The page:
HACKENSACK, N.J. (CN) – Shaking up the fight to get New Jersey Gov. Chris Christie indicted over a traffic jam created in his name, a judge called Thursday for a new municipal court hearing.
Christie had sought to have the case dismissed outright but Bergen County Judge Bonnie Mizdol ruled only to remand the case to the municipal level.
The ruling comes just a day after state prosecutors complained about procedural violations at an October probable-cause hearing, where Christie’s attorneys were not permitted to address the court.
Retired firefighter Bill Brennan brought the underlying action as a citizen’s complaint, trying to force a criminal trial of Christie in connection to Bridgegate, the politically motivated traffic shutdown on the George Washington Bridge that caused four days of gridlock in September 2013.
Christie has always denied responsibility for or pre-existing knowledge of the plot, but three of his former allies – David Wildstein, Bill Baroni Jr. and Bridget Ann Kelly – face prison time for conspiracy.
At Baroni and Kelly’s trial last year, Wildstein testified that Christie knew of the plot and seemed pleased. Prosecutors also introduced a photograph of Christie in a jolly huddle with Wildstein and Baroni on what had been Day 3 of the lane closures.
Brennan says the evidence shows that “Christie knowingly refrained from” reopening the lanes.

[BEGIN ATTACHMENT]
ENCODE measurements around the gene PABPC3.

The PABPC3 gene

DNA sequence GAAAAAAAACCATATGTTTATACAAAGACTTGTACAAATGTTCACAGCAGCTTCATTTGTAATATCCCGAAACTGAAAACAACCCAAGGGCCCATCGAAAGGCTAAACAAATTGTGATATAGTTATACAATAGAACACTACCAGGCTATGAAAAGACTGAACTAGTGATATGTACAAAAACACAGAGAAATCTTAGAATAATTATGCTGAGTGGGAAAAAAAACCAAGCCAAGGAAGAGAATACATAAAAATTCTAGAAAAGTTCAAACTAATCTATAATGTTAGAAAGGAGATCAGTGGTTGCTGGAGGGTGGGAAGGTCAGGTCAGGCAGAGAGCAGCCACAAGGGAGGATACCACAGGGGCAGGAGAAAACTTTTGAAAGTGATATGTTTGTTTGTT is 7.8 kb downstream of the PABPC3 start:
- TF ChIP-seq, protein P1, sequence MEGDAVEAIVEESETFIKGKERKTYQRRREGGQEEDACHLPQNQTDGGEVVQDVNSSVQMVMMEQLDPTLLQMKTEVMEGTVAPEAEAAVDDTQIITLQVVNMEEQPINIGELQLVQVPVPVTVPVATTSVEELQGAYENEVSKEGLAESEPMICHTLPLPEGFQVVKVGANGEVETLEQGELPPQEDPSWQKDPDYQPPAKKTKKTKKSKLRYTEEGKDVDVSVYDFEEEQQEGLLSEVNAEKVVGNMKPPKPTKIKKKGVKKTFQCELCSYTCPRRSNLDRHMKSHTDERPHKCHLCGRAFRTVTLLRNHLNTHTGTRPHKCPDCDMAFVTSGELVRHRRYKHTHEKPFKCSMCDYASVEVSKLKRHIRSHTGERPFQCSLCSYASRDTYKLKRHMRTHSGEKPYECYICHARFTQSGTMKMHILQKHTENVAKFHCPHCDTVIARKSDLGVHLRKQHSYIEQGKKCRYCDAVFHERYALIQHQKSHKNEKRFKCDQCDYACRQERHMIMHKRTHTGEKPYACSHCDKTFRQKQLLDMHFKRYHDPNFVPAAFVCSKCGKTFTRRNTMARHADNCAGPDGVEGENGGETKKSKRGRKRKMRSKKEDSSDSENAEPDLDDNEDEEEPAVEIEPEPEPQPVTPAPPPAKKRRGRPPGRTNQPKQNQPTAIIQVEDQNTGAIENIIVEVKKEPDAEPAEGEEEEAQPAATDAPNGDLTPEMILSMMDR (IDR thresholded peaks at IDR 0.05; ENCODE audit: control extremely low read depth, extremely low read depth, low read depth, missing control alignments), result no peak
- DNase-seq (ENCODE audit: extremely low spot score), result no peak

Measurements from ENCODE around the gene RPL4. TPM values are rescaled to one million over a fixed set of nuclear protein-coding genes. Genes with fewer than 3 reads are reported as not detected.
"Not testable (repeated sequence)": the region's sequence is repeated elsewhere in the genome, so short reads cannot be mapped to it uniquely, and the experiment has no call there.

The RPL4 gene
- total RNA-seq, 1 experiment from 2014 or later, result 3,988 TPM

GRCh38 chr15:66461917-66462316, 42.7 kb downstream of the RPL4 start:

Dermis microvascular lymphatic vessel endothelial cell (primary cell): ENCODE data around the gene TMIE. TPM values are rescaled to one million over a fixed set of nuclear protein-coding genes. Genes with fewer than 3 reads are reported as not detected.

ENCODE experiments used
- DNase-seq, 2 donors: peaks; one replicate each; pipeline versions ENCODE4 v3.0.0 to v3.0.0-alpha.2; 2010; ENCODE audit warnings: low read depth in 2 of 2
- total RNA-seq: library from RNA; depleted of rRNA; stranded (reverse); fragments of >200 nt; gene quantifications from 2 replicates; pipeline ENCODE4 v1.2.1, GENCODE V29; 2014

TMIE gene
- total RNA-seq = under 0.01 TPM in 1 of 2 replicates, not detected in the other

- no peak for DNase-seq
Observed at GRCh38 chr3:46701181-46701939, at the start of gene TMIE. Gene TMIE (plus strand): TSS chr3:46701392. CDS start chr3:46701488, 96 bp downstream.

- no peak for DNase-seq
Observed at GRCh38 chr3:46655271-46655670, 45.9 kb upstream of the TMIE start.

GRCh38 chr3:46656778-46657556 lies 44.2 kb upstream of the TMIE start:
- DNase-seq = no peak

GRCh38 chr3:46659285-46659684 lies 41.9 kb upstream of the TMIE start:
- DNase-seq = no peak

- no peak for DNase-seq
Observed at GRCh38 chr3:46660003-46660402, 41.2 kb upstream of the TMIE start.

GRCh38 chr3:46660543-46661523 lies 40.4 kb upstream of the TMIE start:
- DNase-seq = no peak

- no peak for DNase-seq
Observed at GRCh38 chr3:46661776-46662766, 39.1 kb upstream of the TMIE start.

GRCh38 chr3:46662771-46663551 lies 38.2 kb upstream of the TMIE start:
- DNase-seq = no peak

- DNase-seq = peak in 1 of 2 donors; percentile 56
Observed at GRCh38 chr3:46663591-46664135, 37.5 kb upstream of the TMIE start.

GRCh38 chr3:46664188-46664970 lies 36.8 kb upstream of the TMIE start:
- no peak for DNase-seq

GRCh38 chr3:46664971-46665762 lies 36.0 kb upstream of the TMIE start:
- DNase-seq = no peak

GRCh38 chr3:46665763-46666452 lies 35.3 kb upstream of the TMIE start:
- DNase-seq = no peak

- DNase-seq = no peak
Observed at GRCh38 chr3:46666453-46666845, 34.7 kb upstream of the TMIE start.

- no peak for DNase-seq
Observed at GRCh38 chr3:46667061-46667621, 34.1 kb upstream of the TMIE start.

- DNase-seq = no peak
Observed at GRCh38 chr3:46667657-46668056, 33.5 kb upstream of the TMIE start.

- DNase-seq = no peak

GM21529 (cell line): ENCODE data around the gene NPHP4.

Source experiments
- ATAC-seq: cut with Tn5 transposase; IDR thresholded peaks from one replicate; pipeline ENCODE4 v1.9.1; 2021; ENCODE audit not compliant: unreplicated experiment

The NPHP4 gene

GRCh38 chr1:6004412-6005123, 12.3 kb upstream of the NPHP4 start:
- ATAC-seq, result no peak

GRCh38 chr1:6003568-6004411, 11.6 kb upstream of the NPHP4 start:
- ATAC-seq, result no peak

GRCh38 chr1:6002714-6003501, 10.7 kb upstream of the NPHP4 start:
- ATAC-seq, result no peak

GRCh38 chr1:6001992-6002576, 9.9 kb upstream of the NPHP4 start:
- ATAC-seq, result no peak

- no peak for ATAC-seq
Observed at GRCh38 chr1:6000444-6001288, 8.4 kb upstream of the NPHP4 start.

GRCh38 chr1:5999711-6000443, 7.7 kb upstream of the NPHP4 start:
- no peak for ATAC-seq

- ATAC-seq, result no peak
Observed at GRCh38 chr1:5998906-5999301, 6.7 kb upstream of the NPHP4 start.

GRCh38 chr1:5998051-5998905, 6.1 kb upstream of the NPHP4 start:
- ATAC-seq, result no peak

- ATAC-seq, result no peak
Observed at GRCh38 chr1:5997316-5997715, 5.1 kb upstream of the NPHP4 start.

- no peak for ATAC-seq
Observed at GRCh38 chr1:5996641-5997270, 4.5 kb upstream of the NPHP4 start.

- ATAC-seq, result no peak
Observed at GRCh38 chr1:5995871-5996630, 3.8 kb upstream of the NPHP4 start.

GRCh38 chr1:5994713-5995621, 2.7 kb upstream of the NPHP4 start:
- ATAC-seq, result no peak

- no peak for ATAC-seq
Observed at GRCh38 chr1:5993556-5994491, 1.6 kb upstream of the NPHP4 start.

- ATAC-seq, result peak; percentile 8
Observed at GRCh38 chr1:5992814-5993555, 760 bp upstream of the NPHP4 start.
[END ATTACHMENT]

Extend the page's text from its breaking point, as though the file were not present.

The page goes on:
Christie’s attorney, Craig Carpenito, argued at Wednesday’s hearing that Brennan’s criminal complaint was “fatally flawed” and that he “lacks personal knowledge of the facts.”
Carpenito has not returned a request for comment left with his firm, Alston & Bird.
Brennan’s claims hinge on testimony given at Baroni and Kelly’s trial by Wildstein, the federal government’s star witness. Though the prosecutors credited Wildstein’s testimony, Carpenito argued that the testimony of this “convicted felon” cannot be trusted.
In addition to fighting Wildstein’s testimony from the Bridgegate trial as inadmissible, Carpenito told the court that none of the three co-conspirators testified about discussing the plot with the governor before it happened.
Kelly actually testified that she told Christie on Aug. 12 about plans for the lane shutdown, which she claimed to believe was part of a traffic study.
“I was scared if I didn’t tell him what would happen … I would be blamed for something I didn’t do,” Kelly had said.
It was because Christie gave the green light, Kelly said, that she emailed Wildstein that same day with the infamous message: “time for some traffic problems in Fort Lee.”
Brennan described the ruling in a Twitter post Thursday as Christie's "latest loss." The firefighter had blasted the Wednesday proceedings outside the courthouse.
“No reasonable person believes that Wildstein, Kelly and Baroni went through all this trouble to retaliate against [Fort Lee Mayor] Mark Sokolich … and then didn’t tell [Christie] what was going on,” he said.
The firefighter also accused New Jersey Attorney General Christopher Porrino of “signing checks for the defense attorney.”
“The system is being bent to the will of the governor,” Brennan added.
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